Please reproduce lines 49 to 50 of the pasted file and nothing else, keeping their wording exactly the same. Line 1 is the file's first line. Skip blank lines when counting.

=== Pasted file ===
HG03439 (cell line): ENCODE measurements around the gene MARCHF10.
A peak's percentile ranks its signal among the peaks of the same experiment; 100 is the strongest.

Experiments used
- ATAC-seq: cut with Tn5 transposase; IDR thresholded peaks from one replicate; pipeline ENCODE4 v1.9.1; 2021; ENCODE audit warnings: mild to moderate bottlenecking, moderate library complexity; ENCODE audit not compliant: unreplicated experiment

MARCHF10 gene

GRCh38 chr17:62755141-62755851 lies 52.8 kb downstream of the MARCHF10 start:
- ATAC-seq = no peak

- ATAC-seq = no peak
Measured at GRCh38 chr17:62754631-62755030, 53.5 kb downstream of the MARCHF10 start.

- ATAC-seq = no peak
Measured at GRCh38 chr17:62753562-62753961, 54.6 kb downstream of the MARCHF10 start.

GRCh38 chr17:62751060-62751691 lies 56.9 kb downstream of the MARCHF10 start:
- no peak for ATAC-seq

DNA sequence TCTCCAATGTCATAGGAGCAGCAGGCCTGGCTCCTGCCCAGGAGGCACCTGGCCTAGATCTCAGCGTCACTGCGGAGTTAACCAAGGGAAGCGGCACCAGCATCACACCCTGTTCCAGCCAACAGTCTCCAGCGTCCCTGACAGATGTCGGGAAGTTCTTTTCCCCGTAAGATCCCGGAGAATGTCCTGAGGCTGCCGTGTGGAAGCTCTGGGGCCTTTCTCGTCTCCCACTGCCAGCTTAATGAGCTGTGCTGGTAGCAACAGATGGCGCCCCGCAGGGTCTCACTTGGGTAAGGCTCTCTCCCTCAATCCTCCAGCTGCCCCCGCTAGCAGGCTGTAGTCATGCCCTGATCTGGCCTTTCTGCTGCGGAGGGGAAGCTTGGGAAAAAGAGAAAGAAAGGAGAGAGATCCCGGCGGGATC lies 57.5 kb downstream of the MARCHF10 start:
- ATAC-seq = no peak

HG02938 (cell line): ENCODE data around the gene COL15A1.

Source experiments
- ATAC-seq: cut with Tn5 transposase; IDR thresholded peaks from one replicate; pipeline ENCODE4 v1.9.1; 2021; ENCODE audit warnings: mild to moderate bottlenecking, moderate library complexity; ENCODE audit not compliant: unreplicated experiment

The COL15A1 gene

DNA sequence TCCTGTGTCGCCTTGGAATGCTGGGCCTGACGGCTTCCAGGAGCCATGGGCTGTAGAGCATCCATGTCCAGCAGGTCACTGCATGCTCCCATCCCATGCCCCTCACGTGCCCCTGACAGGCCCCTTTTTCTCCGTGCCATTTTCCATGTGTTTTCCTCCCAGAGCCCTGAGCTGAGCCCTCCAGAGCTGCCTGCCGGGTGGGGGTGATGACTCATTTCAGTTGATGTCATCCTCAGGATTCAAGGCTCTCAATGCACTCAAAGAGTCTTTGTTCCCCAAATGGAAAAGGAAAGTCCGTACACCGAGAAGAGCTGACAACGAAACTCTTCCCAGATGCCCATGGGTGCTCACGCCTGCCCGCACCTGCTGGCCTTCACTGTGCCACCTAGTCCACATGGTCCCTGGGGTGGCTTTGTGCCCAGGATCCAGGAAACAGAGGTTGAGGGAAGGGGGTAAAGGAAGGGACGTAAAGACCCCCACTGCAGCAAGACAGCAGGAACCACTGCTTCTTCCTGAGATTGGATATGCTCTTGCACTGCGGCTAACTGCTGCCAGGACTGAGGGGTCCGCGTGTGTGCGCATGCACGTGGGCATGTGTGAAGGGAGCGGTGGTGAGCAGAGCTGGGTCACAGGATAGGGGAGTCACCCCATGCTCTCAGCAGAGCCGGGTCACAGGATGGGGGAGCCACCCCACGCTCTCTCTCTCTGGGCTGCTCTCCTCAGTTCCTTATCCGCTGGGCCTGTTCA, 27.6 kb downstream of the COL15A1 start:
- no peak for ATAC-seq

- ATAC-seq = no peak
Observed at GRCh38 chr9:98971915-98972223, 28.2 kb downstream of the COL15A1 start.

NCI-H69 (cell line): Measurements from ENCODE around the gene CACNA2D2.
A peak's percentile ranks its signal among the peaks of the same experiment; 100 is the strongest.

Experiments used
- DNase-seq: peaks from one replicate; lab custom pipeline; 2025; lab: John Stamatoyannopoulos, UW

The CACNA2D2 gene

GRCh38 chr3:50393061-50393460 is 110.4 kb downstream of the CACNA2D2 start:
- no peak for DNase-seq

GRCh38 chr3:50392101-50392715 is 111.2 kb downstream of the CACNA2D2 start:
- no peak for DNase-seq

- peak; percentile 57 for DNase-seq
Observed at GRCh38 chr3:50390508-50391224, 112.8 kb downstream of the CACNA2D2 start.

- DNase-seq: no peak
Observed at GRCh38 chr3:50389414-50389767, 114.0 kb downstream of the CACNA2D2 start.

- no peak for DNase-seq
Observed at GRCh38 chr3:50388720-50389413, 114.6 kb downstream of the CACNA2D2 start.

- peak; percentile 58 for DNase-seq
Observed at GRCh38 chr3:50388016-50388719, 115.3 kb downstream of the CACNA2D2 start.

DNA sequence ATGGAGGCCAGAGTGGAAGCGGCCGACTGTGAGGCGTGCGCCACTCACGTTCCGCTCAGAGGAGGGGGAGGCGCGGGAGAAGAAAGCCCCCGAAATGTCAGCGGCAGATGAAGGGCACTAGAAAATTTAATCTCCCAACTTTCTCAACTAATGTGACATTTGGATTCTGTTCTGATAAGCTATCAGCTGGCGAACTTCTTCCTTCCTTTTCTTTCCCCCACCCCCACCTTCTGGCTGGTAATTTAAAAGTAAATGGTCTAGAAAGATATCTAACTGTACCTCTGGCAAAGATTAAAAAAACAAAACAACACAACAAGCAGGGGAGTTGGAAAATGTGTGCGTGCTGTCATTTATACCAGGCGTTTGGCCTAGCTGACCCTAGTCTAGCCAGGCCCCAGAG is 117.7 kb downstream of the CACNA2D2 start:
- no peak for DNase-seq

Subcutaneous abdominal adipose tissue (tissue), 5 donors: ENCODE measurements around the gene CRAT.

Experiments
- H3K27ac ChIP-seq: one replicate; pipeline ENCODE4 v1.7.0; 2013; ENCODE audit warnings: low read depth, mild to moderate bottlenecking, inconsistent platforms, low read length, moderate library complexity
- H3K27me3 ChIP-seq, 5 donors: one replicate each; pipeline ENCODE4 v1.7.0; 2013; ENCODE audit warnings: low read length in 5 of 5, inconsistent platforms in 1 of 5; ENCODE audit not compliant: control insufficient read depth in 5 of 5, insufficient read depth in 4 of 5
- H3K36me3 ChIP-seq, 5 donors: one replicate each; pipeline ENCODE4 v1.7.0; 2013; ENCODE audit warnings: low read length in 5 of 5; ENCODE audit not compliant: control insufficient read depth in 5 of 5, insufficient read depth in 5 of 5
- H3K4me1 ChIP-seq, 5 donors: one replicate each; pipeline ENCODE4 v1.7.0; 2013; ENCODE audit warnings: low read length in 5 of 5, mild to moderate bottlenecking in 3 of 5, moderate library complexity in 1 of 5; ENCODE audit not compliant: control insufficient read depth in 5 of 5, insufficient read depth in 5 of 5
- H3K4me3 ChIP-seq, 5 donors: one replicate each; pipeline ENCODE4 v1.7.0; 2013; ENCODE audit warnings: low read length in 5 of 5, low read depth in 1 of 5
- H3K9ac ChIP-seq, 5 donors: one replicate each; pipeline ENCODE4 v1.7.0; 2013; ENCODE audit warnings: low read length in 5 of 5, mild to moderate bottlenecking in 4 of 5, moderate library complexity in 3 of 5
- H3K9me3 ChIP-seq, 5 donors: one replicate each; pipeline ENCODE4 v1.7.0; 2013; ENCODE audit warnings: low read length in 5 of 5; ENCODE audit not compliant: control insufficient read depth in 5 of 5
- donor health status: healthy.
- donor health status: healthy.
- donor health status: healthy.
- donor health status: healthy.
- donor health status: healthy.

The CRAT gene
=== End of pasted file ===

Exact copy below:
- H3K4me3 ChIP-seq, 5 donors: one replicate each; pipeline ENCODE4 v1.7.0; 2013; ENCODE audit warnings: low read length in 5 of 5, low read depth in 1 of 5
- H3K9ac ChIP-seq, 5 donors: one replicate each; pipeline ENCODE4 v1.7.0; 2013; ENCODE audit warnings: low read length in 5 of 5, mild to moderate bottlenecking in 4 of 5, moderate library complexity in 3 of 5